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IdentifierCreatedClassificationOrigin
07ATHENS1522 2007-07-30 08:51:00 CONFIDENTIAL Embassy Athens
Cable title:  

TURKISH ELECTIONS: A VIEW FROM ATHENS

Tags:   PGOV PREL TU CYP CY 
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VZCZCXRO5554
OO RUEHAG RUEHDBU RUEHFL RUEHKW RUEHLA RUEHROV RUEHSR
DE RUEHTH #1522/01 2110851
ZNY CCCCC ZZH
O 300851Z JUL 07
FM AMEMBASSY ATHENS
TO RUEHC/SECSTATE WASHDC IMMEDIATE 9814
INFO RUCNMEM/EU MEMBER STATES COLLECTIVE
RUEHZL/EUROPEAN POLITICAL COLLECTIVE
RUEHAK/AMEMBASSY ANKARA 4837
RUEHNC/AMEMBASSY NICOSIA 2869
RUEKJCS/OSD WASHINGTON DC
RHEHAAA/NSC WASHINGTON DC
					  C O N F I D E N T I A L SECTION 01 OF 02 ATHENS 001522 

SIPDIS

SIPDIS

E.O. 12958: DECL: 07/27/2017
TAGS: PGOV PREL TU CYP CY
SUBJECT: TURKISH ELECTIONS: A VIEW FROM ATHENS


Classified By: CHARGE D'AFFAIRES THOMAS COUNTRYMAN. REASONS 1.4 (B) AN
D (D).



1. (C) SUMMARY: Following the re-election of the Justice and
Development Party (AKP) in Sunday's elections, the mainstream
Greek political elite breathed a sigh of relief. PM
Erdogan's first term was a period of Greek-Turkish stability,
offering Greeks a more secure vision of their bilateral
relations. While problems still exist -- notably the
division of Cyprus and Turkey's treatment of the Ecumenical
Patriarchate and Halki seminary -- most contacts expressed
optimism at the continuity a second AKP term would bring.
Conversely, there was widespread distancing from the
Republican People's Party (CHP) opposition and its
leadership, who are seen as losing credibility with Turkish
voters. The inclusion in the Parliament of the nationalist
National Movement Party (MHP) alsoproved worrying but most
Greek observers weretaking a wait-and-see attitude. END
SUMMARY.



--------------------------


View from the Top


--------------------------





2. (U) The Turkish elections were closely watched in Greece.
Following the announcement of AKP's victory, Athens, like
most European capitals, was quick to offer congratulations.
PM Kostas Karamanlis telephoned Turkish PM Erdogan from
Sarajevo to offer congratulations. According to press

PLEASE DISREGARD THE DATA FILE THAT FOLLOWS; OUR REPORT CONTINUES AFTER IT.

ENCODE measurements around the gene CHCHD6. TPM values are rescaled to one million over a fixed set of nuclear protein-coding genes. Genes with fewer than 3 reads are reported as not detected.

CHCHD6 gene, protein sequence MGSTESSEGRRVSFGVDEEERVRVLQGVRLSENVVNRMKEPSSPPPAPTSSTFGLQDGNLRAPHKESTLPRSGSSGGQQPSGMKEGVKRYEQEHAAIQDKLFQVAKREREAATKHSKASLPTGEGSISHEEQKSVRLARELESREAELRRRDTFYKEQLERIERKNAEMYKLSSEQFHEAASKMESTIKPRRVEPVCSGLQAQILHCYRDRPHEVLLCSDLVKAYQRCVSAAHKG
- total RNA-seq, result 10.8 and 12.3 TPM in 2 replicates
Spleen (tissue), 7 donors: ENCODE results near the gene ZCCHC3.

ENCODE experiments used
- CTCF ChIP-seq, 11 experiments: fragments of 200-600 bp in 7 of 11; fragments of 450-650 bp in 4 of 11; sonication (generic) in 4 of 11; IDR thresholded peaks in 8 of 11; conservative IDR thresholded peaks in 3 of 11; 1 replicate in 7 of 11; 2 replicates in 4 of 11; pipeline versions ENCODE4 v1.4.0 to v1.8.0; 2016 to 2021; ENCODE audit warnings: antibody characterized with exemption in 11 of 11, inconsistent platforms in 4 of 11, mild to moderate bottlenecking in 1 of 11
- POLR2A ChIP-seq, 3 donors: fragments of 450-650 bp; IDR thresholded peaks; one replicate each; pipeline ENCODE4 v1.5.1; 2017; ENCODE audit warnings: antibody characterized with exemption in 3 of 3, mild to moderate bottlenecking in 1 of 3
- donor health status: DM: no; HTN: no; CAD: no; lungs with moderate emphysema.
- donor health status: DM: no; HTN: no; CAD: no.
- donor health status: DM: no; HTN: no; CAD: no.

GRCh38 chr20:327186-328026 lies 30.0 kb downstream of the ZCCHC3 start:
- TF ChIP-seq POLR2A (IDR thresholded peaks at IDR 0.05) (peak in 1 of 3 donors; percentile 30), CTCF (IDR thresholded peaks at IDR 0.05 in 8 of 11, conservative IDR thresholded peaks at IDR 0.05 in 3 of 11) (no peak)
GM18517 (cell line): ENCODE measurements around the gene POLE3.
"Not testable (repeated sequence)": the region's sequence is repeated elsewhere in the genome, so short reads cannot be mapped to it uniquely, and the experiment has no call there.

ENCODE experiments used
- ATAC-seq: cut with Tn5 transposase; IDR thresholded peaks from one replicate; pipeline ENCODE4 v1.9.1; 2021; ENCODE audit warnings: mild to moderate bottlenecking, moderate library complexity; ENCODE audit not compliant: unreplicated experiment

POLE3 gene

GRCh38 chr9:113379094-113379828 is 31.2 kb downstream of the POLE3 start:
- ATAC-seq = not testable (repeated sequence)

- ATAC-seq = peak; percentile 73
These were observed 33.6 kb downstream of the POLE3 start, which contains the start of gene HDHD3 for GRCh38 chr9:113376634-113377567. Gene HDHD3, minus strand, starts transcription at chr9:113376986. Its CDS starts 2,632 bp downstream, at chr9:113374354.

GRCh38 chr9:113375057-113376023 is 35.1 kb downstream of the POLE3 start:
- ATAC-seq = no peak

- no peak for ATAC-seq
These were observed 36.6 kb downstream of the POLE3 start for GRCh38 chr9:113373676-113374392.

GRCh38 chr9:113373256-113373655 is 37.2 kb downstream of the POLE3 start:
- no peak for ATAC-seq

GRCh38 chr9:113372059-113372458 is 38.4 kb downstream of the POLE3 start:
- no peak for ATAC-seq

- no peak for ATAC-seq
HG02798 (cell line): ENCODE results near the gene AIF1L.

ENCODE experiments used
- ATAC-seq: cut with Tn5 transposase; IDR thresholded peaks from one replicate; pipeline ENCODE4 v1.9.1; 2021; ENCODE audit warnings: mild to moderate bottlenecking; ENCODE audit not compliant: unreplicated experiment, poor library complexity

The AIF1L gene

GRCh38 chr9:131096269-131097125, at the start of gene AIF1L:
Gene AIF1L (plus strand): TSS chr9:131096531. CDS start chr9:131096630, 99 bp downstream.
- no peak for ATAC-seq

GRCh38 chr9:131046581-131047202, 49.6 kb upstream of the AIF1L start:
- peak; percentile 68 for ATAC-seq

reports, Karamanlis invited Erdogan to continue working
together to increase and improve cooperation between their
two countries. In public statements, Karamanlis stressed
that he hoped the AK re-election would contribute to an
increased pace of reform efforts. He stressed that Greece
continued to support Turkey on its path to EU accession.
Opposition PASOK leader George Papandreou sent a similar
message in a letter to Erdogan, saying he would support
Erdogan in fulfilling Turkey's obligations to resolve the
Cyprus problem and respect the rights of the Ecumenical
Patriarchate as Turkey proceeds in its EU accession process.
FM Bakoyannis expressed satisfaction at the smooth,
democratic process in Turkey, noting that AK offered the
Turkish people a stable, democratic, European-oriented
government. In a statement to the press following her June
25 meeting with the visiting Cypriot FM, Bakoyannis stated
that Greece fully expected the re-elected AKP to take
tangible actions on the Cyprus issue.



--------------------------


View from the MFA


--------------------------





3. (C) In a meeting with visiting Greece Desk officer on June
26, Stavros Venizelos (Internal Turkish Politics) and Ioannis
Ghikas (Bilateral Political-Military Affairs) in the A-4
Directorate at the Ministry of Foreign Affairs echoed
Bakoyannis, comments but were less optimistic on the Cyprus
problem or Aegean tensions. However, they agreed the AK
victory was good for the bilateral relationship, continuing
the stability of the last few years. The &stars8 of AK
(Erdogan, Abdullah Gul, and Ali Babacan) represented the
modern face of Turkey and the electorate seemed to be behind
them. Venizelos surmised that the June 6 shake-up in the
AKP,s list of candidates served a two-fold purpose: to
reassure Turks that an AK victory would not usher in an
Islamic state, and to entrench AK as THE party with a firmly
modern outlook, capable of leading Turkey towards the
European Union. Ghikas emphasized that the GOG has never
believed that a re-elected AKP would lead Turkey towards an
Islamic revolution ala Iran. AK voters supported the party
not only because AK had ushered in a period of stability and
growth in the Turkish economy, but also as a protest vote
against the military's actions following the nomination of